“Step left, step left if you know what’s best for you,” Urbanski warns before fatally stabbing Richard Collins III with a folding knife, police alleged in charging documents.
Urbanski, according to his defense attorneys, was “out-of-his-mind drunk” at the time. Eight hours after he was arrested in Collins’s slaying, his attorneys said, Urbanski showed a blood alcohol concentration of 0.10, higher than the legal limit in Maryland of 0.08.
A year and a half after the killing, a jury is expected to weigh evidence and testimony about whether Urbanski murdered Collins and, if so, whether the fatal stabbing was a planned, racially motivated attack or the actions of an intoxicated person who did not act intentionally. Central to the hate-crime charge, according to experts, is how the jury will interpret racially charged material that Urbanski had on his phone in the months leading up to the stabbing and his state of mind during the attack.
Jury selection began Monday for an expected two-week trial in Prince George’s County Circuit Court, where Urbanski, of Severna Park, was indicted on charges of first-degree murder and a hate crime resulting in death.
Frederick M. Lawrence, an expert on hate crimes and a lecturer at Georgetown University Law Center, said the case “is a pretty classic presentation of a hate-crime trial where one of the hardest things to demonstrate is the biased motivation.”
“People are inclined to think that if you are racist and committed an interracial crime, you committed a hate crime,” Lawrence said. “But there has to be a causal link between racial animus and the crime.”
Collins, a newly commissioned second lieutenant in the U.S. Army, was killed May 20, 2017. Days away from graduating from Bowie State University, the 23-year-old had spent the evening visiting friends at the University of Maryland at College Park when the fatal encounter occurred, according to police. Urbanski, according to police, remained near the scene after the stabbing and was found with a folding knife in his pocket.
A jury would need to find Urbanski guilty of murder or manslaughter before deciding whether he is also guilty of a hate crime. Maryland law says a person may not kill because of “another’s race, color, religious beliefs, sexual orientation, gender, disability, or national origin, or because another is homeless.”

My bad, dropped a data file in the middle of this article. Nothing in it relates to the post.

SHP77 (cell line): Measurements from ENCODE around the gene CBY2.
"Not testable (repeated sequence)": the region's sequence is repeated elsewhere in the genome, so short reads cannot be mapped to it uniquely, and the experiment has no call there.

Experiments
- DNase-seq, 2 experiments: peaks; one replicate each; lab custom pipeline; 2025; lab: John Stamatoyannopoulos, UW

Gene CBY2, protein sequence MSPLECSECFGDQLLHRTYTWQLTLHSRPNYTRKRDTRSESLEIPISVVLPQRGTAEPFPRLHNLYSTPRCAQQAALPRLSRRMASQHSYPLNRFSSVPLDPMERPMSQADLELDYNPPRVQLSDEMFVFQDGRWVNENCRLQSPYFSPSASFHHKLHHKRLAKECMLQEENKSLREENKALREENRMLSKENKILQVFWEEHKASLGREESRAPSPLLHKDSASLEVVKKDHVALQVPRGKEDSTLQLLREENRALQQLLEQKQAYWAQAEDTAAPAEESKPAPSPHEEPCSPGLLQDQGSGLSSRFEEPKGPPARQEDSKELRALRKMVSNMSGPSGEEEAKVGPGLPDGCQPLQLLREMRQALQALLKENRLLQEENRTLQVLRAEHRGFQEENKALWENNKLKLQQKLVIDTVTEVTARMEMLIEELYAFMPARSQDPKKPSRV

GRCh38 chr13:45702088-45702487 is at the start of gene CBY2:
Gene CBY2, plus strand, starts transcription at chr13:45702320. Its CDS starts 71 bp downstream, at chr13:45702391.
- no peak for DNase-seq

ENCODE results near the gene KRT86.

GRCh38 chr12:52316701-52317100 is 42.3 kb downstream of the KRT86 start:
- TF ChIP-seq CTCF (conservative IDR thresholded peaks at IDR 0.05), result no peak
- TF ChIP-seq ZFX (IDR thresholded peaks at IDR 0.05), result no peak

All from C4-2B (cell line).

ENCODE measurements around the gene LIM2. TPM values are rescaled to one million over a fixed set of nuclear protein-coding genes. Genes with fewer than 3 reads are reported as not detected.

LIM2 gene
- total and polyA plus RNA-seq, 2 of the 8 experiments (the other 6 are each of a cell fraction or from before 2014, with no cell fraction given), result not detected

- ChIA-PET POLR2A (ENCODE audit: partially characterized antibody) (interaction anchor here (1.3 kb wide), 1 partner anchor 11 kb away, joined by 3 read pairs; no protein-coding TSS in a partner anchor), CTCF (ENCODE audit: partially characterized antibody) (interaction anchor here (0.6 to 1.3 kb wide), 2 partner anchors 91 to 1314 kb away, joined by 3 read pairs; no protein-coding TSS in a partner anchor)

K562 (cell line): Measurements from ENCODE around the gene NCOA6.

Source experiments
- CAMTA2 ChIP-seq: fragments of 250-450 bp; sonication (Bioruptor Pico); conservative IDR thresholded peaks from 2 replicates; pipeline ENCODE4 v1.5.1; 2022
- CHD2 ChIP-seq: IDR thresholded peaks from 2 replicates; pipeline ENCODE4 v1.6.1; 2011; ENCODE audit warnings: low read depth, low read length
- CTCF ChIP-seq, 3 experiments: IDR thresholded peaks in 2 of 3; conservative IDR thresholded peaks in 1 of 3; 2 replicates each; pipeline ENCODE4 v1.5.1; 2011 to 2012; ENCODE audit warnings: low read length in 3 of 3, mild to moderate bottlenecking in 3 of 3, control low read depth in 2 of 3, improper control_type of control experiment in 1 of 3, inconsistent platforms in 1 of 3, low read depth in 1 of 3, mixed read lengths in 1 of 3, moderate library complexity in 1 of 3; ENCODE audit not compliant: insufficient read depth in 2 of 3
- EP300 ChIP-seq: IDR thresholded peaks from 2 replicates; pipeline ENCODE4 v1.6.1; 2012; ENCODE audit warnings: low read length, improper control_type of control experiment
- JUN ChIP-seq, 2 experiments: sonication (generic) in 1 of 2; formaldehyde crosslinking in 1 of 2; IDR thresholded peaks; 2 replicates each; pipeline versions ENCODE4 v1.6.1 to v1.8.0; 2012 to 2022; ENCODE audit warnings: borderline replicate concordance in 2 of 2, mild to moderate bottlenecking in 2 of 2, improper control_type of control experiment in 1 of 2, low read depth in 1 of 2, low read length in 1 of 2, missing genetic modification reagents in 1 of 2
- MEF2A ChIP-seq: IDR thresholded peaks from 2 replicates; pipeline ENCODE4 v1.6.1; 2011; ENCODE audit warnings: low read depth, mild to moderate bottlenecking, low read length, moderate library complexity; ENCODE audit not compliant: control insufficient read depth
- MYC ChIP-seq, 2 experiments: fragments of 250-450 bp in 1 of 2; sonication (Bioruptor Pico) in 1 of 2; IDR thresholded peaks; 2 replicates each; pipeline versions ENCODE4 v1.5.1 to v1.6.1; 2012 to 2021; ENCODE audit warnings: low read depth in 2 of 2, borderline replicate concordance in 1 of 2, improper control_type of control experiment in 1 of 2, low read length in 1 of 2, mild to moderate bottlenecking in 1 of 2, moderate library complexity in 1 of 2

Lawrence said that hate-crime charges are relatively rare but that when they are used, their conviction rates are roughly similar to conviction rates for other charges.
Prosecutors are expected to zero in on what they deemed racist content found on Urbanski’s phone and his interaction with the material in the months preceding Collins’s killing, including his alleged association with a Facebook page called Alt-Reich: Nation.
Between Christmas Day 2016 and April 18, 2017, Urbanski interacted with content that included the image of a noose and a gun or with material that referred to black DNA or racist jokes, according to a judge’s description of the images detailed at a pretrial hearing for Urbanski.
Urbanski’s lawyers unsuccessfully tried to exclude the offensive material found on their client’s phone from being used at trial but were able to block the state from calling an expert to testify about Alt-Reich.
“The defendant has never been a member of the Alt-Reich,” Urbanski’s lawyers William C. Brennan and John McKenna argued in court filings that said the expert’s testimony would confuse and prejudice the jury. “Nevertheless, the State plans to introduce evidence the defendant was a member of a Facebook group called the ‘Alt-Reich: Nation’ which is not and has never been part of the ‘Alt-Reich’ political group/movement.”
Although University of Maryland police said the Facebook page included racist and inflammatory material, Brennan, in previous court hearings, said the group’s founders have denied affiliations with white supremacy. Citing a New York Times article featuring interviews with a group administrator and someone who founded the group, Brennan said the Facebook page was meant as satire.
Urbanski’s attorneys face a difficult battle, said Deborah Sines, who for nine years prosecuted cases involving racial violence for the criminal section of the Justice Department’s civil rights division before becoming a homicide prosecutor in the office of the U.S. attorney for the District of Columbia. Urbanski’s supposed level of intoxication is not necessarily a defense, she said.
“It goes to his state of mind, and the defense will of course argue to a jury he didn’t know what he was doing,” Sines said. “The problem with that defense is the two people who were passed up.”
Sines said the experts who can describe how Urbanski interacted with the material on his phone could also be key. At previous court hearings, Urbanski’s attorneys said there was no evidence about whether Urbanski had sought out the inflammatory material or had received it unsolicited.
“The trick to this case is for the defense to prove there is insufficient proof of racial animus, and the only way they can do that is to say: ‘Do not believe what is in his phone. It doesn’t mean anything,’ ” Sines said.
However, Principal Deputy State’s Attorney Jason B. Abbott said at a previous court hearing that there was a simple explanation for the images that addresses why only one of the people at the bus stop was stabbed.
Opening statements are expected to start Wednesday once jury selection concludes.